Marsha Jackson at Shingle Mountain

Nature and Environment

Southern Dallas Celebrated a Win Over Shingle Mountain, But the War Isn’t Over

A dispatch from a night on Choate Road near the Trinity River.

On May 30, people from all areas of Dallas gathered at the foot of Shingle Mountain for an outdoor celebration on Choate Road, near the Trinity River. The event, “Together We Can Move Mountains,” featured great food, music, a dance performance, and a short speech by mayoral candidate Scott Griggs. (His challenger, state Rep. Eric Johnson, was invited but did not attend.) To understand the nature of the celebration, and why Shingle Mountain is a problem that won’t easily go away, we have to start with Marsha Jackson’s story.

Twenty-four years ago Marsha Jackson bought a brick home in a semi-rural area with enough acreage for her daughters to board their horses and practice barrel racing and roping. “This was a great green area,” she says, with pastures “filled with pottery, plants, and greens sold at Farmer’s market and other stores. It was very peaceful.”

In January 2018, a shingle recycling business, Blue Star, interrupted her peace by opening an operation next door. The pile of shingles, stacked and processed out in the open, grew and grew, with toxic dust covering the inside and outside of her home. She complained to code enforcement; she complained to her council member. When she had finally had enough—and the piles had morphed into an enormous “Shingle Mountain” —she joined forces with Downwinders at Risk and even started a new group, Southern Sector Rising, with Temeckia Derrough, Stephanie Timko, Miriam Fields, Justina Walford, and Sister Patricia Ridgley.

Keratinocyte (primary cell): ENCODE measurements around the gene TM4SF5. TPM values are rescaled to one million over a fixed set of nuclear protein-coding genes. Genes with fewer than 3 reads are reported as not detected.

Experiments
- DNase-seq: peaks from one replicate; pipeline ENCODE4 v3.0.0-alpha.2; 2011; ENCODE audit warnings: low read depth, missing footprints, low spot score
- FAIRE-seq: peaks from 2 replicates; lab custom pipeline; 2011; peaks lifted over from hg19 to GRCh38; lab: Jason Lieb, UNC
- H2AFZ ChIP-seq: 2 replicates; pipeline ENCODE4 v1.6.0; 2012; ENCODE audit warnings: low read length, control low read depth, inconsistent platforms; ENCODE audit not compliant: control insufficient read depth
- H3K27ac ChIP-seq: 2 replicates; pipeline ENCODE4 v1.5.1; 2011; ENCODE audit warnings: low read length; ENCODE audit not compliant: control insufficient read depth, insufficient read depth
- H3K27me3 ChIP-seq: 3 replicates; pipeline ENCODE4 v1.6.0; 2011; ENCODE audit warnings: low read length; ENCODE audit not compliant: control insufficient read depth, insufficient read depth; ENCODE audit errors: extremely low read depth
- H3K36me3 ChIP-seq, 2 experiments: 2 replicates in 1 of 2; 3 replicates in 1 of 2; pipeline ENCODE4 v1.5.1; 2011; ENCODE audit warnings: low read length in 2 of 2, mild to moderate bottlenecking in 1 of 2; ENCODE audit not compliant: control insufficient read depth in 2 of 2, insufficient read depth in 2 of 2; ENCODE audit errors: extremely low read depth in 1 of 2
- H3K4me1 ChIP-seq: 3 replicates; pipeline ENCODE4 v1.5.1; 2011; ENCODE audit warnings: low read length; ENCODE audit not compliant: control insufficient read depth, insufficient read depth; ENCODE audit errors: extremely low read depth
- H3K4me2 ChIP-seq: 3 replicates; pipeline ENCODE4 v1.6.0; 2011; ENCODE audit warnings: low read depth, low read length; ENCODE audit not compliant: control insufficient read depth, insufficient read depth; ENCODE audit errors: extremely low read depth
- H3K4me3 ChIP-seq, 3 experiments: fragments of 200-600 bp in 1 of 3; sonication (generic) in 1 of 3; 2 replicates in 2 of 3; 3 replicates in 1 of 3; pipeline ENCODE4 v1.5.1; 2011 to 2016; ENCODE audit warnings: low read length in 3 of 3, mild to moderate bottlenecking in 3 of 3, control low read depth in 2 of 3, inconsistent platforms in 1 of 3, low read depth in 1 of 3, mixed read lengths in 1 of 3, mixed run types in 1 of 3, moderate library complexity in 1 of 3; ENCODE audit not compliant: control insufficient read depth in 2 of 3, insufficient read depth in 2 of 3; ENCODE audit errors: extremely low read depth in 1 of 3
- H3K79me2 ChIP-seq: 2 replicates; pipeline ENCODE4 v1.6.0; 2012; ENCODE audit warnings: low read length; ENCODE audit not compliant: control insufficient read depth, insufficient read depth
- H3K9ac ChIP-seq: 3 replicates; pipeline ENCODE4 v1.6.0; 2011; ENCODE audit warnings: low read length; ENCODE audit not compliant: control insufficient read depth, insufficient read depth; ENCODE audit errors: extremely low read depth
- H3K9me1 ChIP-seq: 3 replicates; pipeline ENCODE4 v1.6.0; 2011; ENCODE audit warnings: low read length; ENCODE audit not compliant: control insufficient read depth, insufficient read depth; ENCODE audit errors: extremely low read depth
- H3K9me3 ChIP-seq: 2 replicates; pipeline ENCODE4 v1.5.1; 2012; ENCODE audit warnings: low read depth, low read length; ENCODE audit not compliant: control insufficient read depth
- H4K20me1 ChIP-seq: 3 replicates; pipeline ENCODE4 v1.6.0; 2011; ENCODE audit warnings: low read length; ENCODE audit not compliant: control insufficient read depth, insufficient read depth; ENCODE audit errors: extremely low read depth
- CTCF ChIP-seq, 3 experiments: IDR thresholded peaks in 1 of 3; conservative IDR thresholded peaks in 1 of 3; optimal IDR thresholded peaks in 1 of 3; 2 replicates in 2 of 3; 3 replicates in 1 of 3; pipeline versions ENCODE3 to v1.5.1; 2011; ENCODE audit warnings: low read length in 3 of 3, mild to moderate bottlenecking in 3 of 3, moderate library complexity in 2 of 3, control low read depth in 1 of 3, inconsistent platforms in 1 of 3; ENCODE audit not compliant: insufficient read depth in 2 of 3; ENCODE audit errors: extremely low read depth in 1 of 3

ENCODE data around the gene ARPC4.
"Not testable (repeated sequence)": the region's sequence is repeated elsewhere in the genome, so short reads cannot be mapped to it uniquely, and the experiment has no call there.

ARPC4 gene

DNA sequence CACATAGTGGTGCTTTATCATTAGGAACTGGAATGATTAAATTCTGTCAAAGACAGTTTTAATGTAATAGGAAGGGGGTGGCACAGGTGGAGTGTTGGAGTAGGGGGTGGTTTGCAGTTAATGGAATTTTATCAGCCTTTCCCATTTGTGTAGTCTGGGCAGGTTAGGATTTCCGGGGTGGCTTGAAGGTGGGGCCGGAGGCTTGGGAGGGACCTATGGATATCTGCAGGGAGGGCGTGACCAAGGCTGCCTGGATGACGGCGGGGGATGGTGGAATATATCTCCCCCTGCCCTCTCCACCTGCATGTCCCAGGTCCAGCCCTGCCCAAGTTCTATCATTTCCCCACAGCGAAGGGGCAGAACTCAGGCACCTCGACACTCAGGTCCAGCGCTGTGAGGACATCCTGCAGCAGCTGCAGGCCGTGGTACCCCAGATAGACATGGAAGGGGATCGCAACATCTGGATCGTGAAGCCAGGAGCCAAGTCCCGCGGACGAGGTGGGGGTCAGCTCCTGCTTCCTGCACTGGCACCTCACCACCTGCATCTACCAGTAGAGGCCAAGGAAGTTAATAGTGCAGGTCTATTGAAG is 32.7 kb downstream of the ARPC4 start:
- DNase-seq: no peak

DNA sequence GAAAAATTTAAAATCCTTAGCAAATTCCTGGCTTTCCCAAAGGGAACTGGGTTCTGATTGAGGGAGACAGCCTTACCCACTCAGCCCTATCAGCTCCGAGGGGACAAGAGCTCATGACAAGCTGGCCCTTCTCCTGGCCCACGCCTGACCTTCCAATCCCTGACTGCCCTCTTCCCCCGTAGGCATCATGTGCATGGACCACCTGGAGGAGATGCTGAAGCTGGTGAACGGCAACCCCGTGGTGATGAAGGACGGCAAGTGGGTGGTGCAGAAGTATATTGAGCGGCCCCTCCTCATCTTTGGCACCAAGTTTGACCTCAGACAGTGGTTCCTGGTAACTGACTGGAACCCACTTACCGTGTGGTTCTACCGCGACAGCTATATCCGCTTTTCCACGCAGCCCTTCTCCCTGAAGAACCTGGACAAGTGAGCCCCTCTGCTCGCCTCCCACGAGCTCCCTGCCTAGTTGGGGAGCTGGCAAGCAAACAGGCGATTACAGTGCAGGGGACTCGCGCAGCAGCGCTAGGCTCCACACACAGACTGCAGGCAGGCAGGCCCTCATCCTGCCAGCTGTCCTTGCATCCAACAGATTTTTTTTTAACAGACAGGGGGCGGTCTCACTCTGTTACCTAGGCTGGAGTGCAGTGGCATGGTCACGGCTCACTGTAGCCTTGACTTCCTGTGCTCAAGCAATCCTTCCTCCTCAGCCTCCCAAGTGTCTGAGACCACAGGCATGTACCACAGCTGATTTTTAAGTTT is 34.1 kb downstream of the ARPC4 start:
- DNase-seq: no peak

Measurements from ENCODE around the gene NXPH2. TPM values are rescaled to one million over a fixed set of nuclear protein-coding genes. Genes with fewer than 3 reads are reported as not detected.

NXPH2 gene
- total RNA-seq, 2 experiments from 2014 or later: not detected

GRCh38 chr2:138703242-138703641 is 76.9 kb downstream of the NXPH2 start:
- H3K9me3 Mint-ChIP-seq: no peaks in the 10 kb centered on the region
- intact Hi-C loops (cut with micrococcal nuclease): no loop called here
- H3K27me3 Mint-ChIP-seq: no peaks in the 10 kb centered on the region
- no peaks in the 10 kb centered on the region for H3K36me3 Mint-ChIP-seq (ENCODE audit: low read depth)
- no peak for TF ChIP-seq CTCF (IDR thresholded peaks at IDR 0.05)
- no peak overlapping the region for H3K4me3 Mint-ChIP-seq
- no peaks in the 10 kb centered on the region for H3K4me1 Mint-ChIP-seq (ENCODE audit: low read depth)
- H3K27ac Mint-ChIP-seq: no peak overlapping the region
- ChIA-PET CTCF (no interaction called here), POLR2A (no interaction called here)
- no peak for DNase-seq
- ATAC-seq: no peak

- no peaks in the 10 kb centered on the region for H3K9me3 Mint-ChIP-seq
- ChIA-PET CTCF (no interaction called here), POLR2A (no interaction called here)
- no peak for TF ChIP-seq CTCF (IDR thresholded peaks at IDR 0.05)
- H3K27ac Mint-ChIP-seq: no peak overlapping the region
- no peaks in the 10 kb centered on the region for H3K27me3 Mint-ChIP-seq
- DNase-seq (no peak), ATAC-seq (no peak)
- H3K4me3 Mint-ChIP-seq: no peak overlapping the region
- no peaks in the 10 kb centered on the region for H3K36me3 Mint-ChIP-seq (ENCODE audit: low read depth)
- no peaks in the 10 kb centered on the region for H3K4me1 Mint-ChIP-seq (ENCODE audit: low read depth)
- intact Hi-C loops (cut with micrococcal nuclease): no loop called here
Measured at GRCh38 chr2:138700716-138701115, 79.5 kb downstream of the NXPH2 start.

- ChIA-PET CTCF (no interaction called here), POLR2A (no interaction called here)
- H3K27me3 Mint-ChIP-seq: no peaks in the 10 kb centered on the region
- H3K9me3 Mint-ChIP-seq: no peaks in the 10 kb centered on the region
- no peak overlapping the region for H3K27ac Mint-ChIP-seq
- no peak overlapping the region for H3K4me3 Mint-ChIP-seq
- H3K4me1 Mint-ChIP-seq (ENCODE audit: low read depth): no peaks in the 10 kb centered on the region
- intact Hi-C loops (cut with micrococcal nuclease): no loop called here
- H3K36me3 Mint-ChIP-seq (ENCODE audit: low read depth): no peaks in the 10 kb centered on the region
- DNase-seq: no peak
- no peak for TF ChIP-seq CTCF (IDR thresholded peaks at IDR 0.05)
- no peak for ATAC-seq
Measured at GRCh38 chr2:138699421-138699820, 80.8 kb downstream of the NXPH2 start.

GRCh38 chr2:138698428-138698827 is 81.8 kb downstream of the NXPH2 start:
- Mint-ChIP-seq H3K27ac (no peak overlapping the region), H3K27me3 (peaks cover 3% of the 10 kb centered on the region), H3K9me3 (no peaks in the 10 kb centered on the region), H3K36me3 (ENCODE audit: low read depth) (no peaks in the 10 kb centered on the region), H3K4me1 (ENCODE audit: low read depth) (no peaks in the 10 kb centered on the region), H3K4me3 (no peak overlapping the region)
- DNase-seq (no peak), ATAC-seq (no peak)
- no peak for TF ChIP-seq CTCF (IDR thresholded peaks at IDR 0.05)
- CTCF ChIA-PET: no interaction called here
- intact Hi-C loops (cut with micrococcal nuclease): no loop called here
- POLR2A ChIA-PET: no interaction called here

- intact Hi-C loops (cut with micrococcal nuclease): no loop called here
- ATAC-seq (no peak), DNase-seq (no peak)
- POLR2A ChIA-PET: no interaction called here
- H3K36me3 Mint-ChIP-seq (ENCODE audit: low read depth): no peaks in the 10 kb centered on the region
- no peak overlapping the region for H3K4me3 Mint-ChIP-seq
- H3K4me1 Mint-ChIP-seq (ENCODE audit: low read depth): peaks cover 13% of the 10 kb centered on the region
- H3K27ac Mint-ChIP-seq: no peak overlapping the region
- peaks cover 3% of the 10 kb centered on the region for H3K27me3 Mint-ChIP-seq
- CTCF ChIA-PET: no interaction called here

It would take until March 2019 for state and city officials to finally take action.

City attorneys requested a temporary shutdown, which was signed by Judge Gena Slaughter on March 21. That halted work at Blue Star. But it doesn’t explain what will become of the motionless mountain and foothills of finely ground shingles that remain on premises. According to Downwinders at Risk director Jim Schermbeck, “The restraining order is temporary only if they fulfill the requirements of the judge’s order, which they clearly haven’t. It’s 50-50 which comes first—the next hearing or the bankruptcy announcement.”

Long story short, the “celebration” on May 30 should be seen relative to the bigger picture. Work at Shingle Mountain stopped due to the concerted efforts of concerned citizens, but fundamentally it’s a city of Dallas zoning problem; a problem that will require reform at the policy-making level.

What, then, were people celebrating at the event? They were celebrating the moxie of Marsha Jackson in staring down Shingle Mountain and the power of people from all backgrounds to come together to work for common cause.

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